Steven Mann: The benefits are reducing waste tires into landfills, improving the environment and creating cleaner fuels than traditional oil wells and mining. Any time you can take waste and convert it into a cleaner useful product instead of burying it in a landfill, that’s a huge benefit to society and the environment.

Instead of having a toxic waste product like tires leaching into the soil, manifesting infestations of mosquitos from the water it captures or reducing potential for catastrophic fires and pollution created by waste tires, that’s a huge benefit to society and the environment. Tire waste to energy creates a cleaner version of fuel, energy or carbon than the crude oil alternative. It’s the purest form of recycling.

Waste360: What are the challenges?

Steven Mann: The challenges are securing the proper long-term tire feedstock agreements, choosing a proven technology, placing the system on the correct site and securing off-take agreements for the resultant fuel, energy and carbon. GCE has overcome each of these challenges and that’s why we are able to move forward with a viable waste tires to fuels project.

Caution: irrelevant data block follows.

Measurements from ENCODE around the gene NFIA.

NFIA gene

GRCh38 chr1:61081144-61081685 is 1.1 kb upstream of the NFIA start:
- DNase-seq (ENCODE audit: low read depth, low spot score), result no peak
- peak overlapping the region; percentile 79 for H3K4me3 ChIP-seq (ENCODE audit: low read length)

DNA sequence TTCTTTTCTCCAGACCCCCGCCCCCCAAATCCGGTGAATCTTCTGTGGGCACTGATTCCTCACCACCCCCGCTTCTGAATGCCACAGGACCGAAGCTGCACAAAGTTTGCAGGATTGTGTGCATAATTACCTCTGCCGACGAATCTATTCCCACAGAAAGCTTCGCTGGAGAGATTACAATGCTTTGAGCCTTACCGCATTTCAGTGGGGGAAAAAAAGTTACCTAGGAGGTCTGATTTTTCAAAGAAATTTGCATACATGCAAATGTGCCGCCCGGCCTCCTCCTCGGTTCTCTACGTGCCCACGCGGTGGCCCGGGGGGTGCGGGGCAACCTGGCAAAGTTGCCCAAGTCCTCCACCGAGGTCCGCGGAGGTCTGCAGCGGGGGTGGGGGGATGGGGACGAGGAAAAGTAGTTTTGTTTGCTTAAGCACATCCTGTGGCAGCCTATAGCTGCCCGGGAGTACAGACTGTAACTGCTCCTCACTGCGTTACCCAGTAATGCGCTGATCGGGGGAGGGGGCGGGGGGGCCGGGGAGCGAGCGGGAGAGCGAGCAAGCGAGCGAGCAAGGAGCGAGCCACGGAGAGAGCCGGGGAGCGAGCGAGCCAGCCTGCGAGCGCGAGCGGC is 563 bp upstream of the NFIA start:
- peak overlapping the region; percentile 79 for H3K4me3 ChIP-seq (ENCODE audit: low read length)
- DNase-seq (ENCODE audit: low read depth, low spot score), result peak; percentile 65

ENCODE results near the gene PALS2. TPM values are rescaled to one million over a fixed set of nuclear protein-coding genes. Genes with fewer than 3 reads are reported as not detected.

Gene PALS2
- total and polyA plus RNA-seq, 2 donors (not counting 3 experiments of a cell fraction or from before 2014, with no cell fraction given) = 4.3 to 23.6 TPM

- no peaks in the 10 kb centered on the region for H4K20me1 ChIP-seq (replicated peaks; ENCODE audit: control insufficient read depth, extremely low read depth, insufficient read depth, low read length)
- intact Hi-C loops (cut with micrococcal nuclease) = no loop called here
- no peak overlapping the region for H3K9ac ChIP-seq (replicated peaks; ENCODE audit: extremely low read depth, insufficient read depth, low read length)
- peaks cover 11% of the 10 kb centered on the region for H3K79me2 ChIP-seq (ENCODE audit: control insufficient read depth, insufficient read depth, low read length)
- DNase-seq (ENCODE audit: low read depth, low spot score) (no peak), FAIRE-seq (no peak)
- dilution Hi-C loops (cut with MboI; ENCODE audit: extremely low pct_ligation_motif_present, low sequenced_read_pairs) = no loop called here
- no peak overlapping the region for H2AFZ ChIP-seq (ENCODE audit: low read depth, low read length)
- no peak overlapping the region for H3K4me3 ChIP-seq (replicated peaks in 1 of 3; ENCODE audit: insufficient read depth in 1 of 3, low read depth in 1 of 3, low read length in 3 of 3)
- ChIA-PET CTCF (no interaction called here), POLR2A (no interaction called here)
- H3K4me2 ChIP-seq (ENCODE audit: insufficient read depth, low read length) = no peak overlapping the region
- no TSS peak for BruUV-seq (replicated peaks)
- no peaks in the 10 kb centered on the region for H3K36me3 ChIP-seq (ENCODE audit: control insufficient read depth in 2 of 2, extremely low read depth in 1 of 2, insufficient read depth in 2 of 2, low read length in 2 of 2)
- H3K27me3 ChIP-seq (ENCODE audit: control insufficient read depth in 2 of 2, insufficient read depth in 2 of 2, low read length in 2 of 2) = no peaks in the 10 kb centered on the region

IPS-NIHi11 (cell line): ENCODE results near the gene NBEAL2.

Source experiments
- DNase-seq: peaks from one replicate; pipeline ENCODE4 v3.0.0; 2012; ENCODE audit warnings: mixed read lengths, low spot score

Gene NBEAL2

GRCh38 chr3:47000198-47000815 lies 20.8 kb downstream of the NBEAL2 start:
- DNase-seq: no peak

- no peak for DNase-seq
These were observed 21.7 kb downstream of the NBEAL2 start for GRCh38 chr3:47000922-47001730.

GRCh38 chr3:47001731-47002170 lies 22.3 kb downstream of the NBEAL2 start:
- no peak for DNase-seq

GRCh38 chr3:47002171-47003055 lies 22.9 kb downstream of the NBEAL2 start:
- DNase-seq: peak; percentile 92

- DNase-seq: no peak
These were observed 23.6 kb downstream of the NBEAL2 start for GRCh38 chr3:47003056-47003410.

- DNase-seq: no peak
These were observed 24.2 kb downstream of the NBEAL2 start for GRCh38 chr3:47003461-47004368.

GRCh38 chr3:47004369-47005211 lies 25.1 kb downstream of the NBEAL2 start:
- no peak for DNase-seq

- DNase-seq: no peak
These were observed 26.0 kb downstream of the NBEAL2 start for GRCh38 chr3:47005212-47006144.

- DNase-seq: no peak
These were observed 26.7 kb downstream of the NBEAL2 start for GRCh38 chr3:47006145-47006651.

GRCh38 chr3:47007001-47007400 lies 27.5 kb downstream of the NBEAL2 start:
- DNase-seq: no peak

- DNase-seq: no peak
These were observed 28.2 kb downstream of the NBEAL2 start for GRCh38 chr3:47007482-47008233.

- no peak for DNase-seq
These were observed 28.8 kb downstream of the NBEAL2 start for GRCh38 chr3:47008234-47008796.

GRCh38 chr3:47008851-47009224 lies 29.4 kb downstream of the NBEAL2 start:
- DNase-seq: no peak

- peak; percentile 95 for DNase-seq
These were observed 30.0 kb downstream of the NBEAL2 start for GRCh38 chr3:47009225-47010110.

Waste360: Discuss GSE’s tire waste-to-energy projects and systems.

Steven Mann: Our waste tires to fuels project will keep more than 1.6 million waste tires out of landfills the first year with that number doubling to 3.2 million waste tires per year in phase 2. Our project is utilizing proven pyrolysis technology that has more than 20 systems deployed over the last 10 years.

We have secured long-term waste tire feedstock and resultant product off-take agreements. Our site has the infrastructure necessary to complete the project including a 125,000 square-foot building, access to major highways, a rail spur, water, natural gas and electricity. The location lends itself to successful permitting. We’re very excited about this project because we have all the elements in place to be successful.